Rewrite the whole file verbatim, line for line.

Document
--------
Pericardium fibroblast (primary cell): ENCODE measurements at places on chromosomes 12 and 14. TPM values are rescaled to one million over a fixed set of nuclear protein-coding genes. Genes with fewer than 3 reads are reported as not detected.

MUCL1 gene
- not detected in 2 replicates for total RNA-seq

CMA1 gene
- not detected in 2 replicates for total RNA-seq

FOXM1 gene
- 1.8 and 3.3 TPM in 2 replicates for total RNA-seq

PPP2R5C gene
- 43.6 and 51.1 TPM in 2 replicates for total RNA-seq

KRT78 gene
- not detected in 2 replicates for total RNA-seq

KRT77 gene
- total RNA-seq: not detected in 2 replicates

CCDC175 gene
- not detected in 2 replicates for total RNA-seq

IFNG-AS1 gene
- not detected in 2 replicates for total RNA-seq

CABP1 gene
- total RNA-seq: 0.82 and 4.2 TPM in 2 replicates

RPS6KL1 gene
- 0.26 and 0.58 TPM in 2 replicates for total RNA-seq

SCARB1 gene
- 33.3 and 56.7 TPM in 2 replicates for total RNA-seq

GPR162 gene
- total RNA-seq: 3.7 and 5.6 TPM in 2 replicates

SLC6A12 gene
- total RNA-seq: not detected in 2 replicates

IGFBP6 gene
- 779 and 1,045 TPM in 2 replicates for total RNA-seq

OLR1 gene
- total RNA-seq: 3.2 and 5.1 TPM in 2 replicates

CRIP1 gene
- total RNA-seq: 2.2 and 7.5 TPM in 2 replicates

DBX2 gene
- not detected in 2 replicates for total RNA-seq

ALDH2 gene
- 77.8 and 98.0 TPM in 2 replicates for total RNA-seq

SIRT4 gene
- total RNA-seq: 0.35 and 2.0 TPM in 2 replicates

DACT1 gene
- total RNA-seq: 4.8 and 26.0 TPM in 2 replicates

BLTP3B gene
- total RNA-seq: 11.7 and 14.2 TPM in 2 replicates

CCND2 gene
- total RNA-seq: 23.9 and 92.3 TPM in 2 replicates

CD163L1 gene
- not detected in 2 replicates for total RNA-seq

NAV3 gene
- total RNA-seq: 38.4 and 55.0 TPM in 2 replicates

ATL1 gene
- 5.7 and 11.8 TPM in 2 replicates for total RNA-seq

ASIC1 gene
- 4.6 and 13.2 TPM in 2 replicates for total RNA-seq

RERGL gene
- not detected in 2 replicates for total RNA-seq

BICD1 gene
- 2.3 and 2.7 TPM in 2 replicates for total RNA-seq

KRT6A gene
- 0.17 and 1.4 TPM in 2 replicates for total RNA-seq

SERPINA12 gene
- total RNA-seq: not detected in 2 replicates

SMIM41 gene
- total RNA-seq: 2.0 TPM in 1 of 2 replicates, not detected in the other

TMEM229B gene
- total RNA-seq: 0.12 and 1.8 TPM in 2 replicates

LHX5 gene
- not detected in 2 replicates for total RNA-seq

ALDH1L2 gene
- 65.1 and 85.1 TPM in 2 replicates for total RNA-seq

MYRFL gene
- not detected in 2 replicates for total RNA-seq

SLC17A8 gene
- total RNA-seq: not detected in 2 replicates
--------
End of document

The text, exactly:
Pericardium fibroblast (primary cell): ENCODE measurements at places on chromosomes 12 and 14. TPM values are rescaled to one million over a fixed set of nuclear protein-coding genes. Genes with fewer than 3 reads are reported as not detected.

MUCL1 gene
- not detected in 2 replicates for total RNA-seq

CMA1 gene
- not detected in 2 replicates for total RNA-seq

FOXM1 gene
- 1.8 and 3.3 TPM in 2 replicates for total RNA-seq

PPP2R5C gene
- 43.6 and 51.1 TPM in 2 replicates for total RNA-seq

KRT78 gene
- not detected in 2 replicates for total RNA-seq

KRT77 gene
- total RNA-seq: not detected in 2 replicates

CCDC175 gene
- not detected in 2 replicates for total RNA-seq

IFNG-AS1 gene
- not detected in 2 replicates for total RNA-seq

CABP1 gene
- total RNA-seq: 0.82 and 4.2 TPM in 2 replicates

RPS6KL1 gene
- 0.26 and 0.58 TPM in 2 replicates for total RNA-seq

SCARB1 gene
- 33.3 and 56.7 TPM in 2 replicates for total RNA-seq

GPR162 gene
- total RNA-seq: 3.7 and 5.6 TPM in 2 replicates

SLC6A12 gene
- total RNA-seq: not detected in 2 replicates

IGFBP6 gene
- 779 and 1,045 TPM in 2 replicates for total RNA-seq

OLR1 gene
- total RNA-seq: 3.2 and 5.1 TPM in 2 replicates

CRIP1 gene
- total RNA-seq: 2.2 and 7.5 TPM in 2 replicates

DBX2 gene
- not detected in 2 replicates for total RNA-seq

ALDH2 gene
- 77.8 and 98.0 TPM in 2 replicates for total RNA-seq

SIRT4 gene
- total RNA-seq: 0.35 and 2.0 TPM in 2 replicates

DACT1 gene
- total RNA-seq: 4.8 and 26.0 TPM in 2 replicates

BLTP3B gene
- total RNA-seq: 11.7 and 14.2 TPM in 2 replicates

CCND2 gene
- total RNA-seq: 23.9 and 92.3 TPM in 2 replicates

CD163L1 gene
- not detected in 2 replicates for total RNA-seq

NAV3 gene
- total RNA-seq: 38.4 and 55.0 TPM in 2 replicates

ATL1 gene
- 5.7 and 11.8 TPM in 2 replicates for total RNA-seq

ASIC1 gene
- 4.6 and 13.2 TPM in 2 replicates for total RNA-seq

RERGL gene
- not detected in 2 replicates for total RNA-seq

BICD1 gene
- 2.3 and 2.7 TPM in 2 replicates for total RNA-seq

KRT6A gene
- 0.17 and 1.4 TPM in 2 replicates for total RNA-seq

SERPINA12 gene
- total RNA-seq: not detected in 2 replicates

SMIM41 gene
- total RNA-seq: 2.0 TPM in 1 of 2 replicates, not detected in the other

TMEM229B gene
- total RNA-seq: 0.12 and 1.8 TPM in 2 replicates

LHX5 gene
- not detected in 2 replicates for total RNA-seq

ALDH1L2 gene
- 65.1 and 85.1 TPM in 2 replicates for total RNA-seq

MYRFL gene
- not detected in 2 replicates for total RNA-seq

SLC17A8 gene
- total RNA-seq: not detected in 2 replicates